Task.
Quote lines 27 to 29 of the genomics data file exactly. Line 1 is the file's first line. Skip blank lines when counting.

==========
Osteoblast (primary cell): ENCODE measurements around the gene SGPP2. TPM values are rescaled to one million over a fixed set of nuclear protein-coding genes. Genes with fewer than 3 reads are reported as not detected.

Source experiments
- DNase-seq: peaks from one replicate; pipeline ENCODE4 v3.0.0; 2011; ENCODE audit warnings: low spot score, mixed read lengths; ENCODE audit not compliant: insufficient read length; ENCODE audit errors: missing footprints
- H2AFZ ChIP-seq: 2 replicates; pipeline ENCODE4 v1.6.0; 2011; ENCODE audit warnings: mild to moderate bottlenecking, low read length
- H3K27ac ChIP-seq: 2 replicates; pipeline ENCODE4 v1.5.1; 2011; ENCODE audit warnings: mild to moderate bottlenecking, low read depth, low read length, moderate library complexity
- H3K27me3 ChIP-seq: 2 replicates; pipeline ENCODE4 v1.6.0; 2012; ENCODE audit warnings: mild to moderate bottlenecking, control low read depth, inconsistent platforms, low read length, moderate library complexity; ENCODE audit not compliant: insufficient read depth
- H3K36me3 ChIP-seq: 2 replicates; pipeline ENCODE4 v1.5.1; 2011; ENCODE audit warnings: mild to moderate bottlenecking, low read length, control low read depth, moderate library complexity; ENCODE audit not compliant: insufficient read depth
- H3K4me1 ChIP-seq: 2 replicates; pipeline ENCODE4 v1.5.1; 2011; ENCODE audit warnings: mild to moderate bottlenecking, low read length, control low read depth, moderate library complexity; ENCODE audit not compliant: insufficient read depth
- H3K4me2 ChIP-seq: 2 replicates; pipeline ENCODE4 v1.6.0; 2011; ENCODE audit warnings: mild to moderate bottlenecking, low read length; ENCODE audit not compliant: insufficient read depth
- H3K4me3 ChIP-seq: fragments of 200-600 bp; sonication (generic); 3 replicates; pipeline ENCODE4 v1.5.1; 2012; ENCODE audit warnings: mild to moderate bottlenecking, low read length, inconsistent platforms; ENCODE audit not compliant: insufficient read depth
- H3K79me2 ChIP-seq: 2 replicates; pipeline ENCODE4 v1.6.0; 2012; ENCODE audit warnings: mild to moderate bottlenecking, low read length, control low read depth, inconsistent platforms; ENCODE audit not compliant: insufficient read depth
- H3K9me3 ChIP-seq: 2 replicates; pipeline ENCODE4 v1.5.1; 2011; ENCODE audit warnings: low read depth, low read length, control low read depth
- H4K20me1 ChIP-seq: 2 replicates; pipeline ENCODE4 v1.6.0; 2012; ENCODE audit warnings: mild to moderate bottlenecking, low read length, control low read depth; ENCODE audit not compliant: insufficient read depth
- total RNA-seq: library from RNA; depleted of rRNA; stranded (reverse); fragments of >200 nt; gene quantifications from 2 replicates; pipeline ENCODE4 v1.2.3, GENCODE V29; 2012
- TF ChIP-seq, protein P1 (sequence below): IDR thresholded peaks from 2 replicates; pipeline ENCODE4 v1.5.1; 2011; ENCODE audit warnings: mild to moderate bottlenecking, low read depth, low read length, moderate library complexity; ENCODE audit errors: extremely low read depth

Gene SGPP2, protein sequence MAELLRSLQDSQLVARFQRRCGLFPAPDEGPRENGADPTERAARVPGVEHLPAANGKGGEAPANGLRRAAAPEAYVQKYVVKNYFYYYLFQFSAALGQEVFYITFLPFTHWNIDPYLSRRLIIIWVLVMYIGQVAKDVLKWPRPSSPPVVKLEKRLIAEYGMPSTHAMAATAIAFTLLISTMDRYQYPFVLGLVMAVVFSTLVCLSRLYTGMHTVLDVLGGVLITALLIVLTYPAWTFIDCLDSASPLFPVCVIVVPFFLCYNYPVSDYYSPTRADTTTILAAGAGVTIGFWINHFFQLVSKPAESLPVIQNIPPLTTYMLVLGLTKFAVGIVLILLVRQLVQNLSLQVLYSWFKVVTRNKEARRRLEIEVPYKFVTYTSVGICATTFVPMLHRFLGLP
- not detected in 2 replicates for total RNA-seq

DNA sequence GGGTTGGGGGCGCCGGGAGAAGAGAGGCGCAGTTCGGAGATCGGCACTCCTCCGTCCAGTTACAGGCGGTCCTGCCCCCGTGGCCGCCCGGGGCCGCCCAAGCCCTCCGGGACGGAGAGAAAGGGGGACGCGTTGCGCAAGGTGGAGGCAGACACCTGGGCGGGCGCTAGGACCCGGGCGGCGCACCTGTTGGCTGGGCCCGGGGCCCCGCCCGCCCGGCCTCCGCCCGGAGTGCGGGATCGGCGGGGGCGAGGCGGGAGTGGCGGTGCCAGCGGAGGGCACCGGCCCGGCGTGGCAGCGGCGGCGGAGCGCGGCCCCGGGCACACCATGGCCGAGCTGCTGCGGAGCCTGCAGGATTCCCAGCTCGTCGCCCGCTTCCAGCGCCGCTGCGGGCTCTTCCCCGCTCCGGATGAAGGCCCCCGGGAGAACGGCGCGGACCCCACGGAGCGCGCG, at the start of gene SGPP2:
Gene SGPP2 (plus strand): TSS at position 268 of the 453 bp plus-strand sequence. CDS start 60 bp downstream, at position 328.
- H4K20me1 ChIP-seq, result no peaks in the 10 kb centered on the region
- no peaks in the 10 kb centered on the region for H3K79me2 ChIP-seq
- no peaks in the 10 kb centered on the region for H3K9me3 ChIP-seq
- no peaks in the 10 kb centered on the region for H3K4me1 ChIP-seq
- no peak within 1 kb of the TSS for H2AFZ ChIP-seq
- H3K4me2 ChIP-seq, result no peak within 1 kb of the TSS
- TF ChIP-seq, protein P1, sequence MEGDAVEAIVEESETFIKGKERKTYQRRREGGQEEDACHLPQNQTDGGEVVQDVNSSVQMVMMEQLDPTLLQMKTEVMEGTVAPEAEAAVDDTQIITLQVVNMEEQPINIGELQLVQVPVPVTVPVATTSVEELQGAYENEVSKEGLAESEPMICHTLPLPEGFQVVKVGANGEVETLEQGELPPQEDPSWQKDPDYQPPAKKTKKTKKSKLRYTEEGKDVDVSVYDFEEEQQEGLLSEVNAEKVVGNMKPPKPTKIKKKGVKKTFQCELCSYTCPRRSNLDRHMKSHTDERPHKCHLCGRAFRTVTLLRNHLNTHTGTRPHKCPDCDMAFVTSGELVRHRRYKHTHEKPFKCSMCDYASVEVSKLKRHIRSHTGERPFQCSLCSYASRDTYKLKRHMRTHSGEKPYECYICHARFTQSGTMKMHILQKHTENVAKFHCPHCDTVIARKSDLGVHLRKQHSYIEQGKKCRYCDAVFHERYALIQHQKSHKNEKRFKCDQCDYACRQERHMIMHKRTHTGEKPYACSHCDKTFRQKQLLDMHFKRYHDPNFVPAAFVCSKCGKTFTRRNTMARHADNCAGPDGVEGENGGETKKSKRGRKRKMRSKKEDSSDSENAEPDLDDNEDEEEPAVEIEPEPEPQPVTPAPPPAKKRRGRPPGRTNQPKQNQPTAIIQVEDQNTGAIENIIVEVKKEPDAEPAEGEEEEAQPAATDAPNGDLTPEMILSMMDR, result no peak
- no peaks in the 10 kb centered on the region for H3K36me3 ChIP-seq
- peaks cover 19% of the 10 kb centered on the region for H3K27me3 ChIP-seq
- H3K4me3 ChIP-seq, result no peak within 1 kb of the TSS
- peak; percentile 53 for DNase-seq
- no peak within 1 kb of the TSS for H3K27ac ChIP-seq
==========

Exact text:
- no peaks in the 10 kb centered on the region for H3K36me3 ChIP-seq
- peaks cover 19% of the 10 kb centered on the region for H3K27me3 ChIP-seq
- H3K4me3 ChIP-seq, result no peak within 1 kb of the TSS